Young see Tories as ‘aliens’ says Cameron ally
A Tory minister caused uproar yesterday by claiming that his own party was hopelessly out of touch and needed to campaign under a different name. Is political life imitating TV drama?
To former colleagues, politicians who set up new parties are ‘splitters’. A disloyal breed who, for motives good or ill, damage the institution which has nurtured their career and which formerly benefitted from their service. In religious institutions, when individuals who disagree with the established set of beliefs and customs leave to set up a new sect or even found a new religion, they are branded heretics and apostates.
From time to time, faith is broken.
This week, one of the Conservative MPs seen as a strong influence on the prime minister David Cameron spoke out. He told an audience of young people that his party had become so repulsive to the under-25s that candidates with a modern outlook should adopt a new party name. Nick Boles wants Tories like himself to rebrand themselves as National Liberals in order to convince young voters that they are not ‘aliens from another planet’.
His outburst comes partly because he wants his leader to tempt voters away from their coalition partners the Liberal Democrats, who he claims have abandoned their central philosophy: ‘Liberalism is now wandering the streets of British politics looking for a new home,’ he said.
But commentators accused Boles of watching too much television. His appeal to set up a new group seemed to echo the latest plot twist in Borgen – the political drama about a fictional female Danish prime minister, Birgitte Nyborg, to which most of the House of Commons is addicted.
Dismayed at the compromises her party, the Moderates, has made to share power Birgitte, no longer party leader, leaves to set up a more liberal alternative – the New Democrats. Birgitte says, in a telling use of the same metaphor as Boles, that she no longer feels ‘at home’ in the Moderates. Those who leave a church often talk in the same way, accusing the institution to which they belong of betraying them rather than the other way around.
Plotters or heroes?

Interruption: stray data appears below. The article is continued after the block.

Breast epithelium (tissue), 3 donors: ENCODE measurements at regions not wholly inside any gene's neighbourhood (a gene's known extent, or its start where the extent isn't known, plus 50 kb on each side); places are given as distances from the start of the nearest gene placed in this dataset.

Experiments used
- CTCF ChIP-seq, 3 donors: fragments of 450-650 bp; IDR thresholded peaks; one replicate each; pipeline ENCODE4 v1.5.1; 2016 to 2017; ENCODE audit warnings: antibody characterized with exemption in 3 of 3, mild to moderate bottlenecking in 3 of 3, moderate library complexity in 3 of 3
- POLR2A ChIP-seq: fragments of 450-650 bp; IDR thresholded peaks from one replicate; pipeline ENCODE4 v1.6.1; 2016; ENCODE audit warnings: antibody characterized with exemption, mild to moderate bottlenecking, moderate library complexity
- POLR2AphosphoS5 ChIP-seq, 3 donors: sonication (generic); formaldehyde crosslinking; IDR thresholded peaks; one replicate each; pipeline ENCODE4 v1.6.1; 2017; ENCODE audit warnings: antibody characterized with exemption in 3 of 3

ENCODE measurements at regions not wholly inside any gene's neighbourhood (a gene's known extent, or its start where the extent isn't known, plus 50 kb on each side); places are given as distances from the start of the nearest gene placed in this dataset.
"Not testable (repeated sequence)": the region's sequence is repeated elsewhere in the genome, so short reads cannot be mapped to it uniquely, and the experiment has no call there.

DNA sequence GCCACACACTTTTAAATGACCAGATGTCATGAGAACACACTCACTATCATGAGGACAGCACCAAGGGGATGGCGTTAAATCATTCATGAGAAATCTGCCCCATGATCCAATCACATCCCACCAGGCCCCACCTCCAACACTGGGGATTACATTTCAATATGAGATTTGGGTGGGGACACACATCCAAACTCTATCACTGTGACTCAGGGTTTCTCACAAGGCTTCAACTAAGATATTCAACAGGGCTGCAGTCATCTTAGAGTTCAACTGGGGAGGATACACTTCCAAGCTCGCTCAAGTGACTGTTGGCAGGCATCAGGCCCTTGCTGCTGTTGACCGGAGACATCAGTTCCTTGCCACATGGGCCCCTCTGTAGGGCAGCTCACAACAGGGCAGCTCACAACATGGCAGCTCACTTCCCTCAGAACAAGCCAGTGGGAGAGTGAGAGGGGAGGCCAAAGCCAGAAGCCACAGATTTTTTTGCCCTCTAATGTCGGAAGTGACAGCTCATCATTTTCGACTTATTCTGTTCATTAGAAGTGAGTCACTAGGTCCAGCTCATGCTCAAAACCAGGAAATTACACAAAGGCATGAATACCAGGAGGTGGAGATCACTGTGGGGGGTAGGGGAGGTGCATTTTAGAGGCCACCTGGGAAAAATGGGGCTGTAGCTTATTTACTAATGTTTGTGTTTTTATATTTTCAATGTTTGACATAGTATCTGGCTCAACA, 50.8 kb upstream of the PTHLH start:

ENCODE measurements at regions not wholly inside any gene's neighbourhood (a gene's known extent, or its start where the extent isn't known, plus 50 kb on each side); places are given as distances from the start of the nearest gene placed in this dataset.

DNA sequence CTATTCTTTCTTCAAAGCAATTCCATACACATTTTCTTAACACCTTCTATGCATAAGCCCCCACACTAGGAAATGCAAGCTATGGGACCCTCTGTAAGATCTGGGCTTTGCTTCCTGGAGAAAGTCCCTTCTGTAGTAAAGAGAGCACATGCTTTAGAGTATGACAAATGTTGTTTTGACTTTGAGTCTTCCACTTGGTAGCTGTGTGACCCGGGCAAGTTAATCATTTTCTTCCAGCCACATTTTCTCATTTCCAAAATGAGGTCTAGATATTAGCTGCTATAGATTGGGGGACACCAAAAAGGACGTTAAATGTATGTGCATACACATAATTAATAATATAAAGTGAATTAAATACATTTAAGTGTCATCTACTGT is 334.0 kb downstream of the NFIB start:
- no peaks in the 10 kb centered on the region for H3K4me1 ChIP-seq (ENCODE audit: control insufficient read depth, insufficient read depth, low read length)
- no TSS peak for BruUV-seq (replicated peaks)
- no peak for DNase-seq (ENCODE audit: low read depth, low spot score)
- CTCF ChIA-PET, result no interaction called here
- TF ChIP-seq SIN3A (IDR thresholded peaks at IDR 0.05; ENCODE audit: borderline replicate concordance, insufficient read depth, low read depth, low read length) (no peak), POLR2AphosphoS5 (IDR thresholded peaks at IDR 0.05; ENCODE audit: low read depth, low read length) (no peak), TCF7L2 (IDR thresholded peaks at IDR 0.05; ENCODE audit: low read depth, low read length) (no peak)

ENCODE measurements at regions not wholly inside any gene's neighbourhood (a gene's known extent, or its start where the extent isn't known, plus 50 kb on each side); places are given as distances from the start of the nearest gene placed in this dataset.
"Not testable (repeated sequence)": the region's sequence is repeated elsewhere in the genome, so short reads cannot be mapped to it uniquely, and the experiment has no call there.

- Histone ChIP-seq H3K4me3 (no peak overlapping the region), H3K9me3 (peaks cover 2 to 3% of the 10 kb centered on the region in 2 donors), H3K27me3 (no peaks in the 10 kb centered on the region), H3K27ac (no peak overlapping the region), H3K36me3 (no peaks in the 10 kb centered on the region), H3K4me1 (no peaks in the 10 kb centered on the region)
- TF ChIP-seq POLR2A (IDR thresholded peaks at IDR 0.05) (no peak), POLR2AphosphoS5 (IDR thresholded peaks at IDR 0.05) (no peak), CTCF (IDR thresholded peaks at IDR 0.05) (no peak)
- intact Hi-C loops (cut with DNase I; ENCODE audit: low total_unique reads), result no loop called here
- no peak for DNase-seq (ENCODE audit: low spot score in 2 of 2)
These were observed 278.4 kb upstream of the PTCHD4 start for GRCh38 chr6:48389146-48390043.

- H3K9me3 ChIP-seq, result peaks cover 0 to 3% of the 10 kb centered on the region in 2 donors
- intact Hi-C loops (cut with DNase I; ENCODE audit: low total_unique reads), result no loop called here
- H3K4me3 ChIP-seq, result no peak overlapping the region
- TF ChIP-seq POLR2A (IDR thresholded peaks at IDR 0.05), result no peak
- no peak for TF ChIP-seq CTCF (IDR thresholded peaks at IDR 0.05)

Mainstream political parties distrust those who start new groups: individuals who defect to another party or found a new one are often accused of personal vanity. Should loyalty to the rest of your fellow-believers not count for more than the pricking of one conscience? In the modern age, we may not burn heretics at the stake, but we can condemn them.
How cynical! others cry. In Scandinavia coalitions are commonplace, but in the UK the current government formed by two parties is very unusual; coalitions are bound to make all sides reassess which parts of the electorate they appeal to. Political loyalties to a long-established party are no longer fixed as they were for older generations. If younger voters are put off by tradition and some MPs recognise that they need to offer something new, that is progress not betrayal.
- Would a new breakaway National Liberal wing of the Conservatives appeal to young voters?
- ‘Conscience is more important than loyalty to the group.’ Do you agree?
- In groups, act out a short drama: either about a politician founding a new party or a religious person founding a breakaway faith or sect.
- Design a membership card for a new political party or campaign group: think of a good name and a list of three founding principles or policies to print on it.
Some People Say...
“All political careers end in failure.’Enoch Powell”
What do you think?
Q & A
- How can politics possibly be dramatic?
- Ha! In fact, many of the great plots and certainly the great plays are about political leadership: think of all those Shakespearean kings. But Borgen concerns the shifting alliances of coalition governments in Denmark, a relatively small country.
- You are telling me I should care?
- Yes I am. If you feel disengaged from politics, you might be one of the future voters Boles is talking about – at the very least, feel chuffed that some politicians have realised they need to do more and do better to woo you. And then watch Borgen, a hit in 70 countries: you might find the powerful characters intriguing. A university study found the series had increased levels of interest in politics.
- As in, formed by splitting off from an established party or larger group. This is the basis of the hilarious Monty Python sketch in Life of Brian about the People’s Front of Judea hating their rival, also a tiny group of resistance to Roman rule, the Judean People’s Front.
- Usually this means those who have formally abandoned a religious faith, but the word can be applied to renouncing a broader set of beliefs such as a political affiliation or ideology.
- Nick Boles
- The planning minister and those Tories who share his views are known as the ‘modernisers’ because they are in favour of policies like introducing the right for gay couples to marry. Their traditional Conservative opponents within the party think it is the modernisers who are out of touch with widely held views in the country.
- National Liberals
- There was an organisation in alliance with the Conservative party between 1947 and 1968, and some prominent moderate Tories including Michael Heseltine stood for election under this label. The Co-operative Party still exists, and is allied to Labour. Several Labour MPs stand on a joint ticket at every election.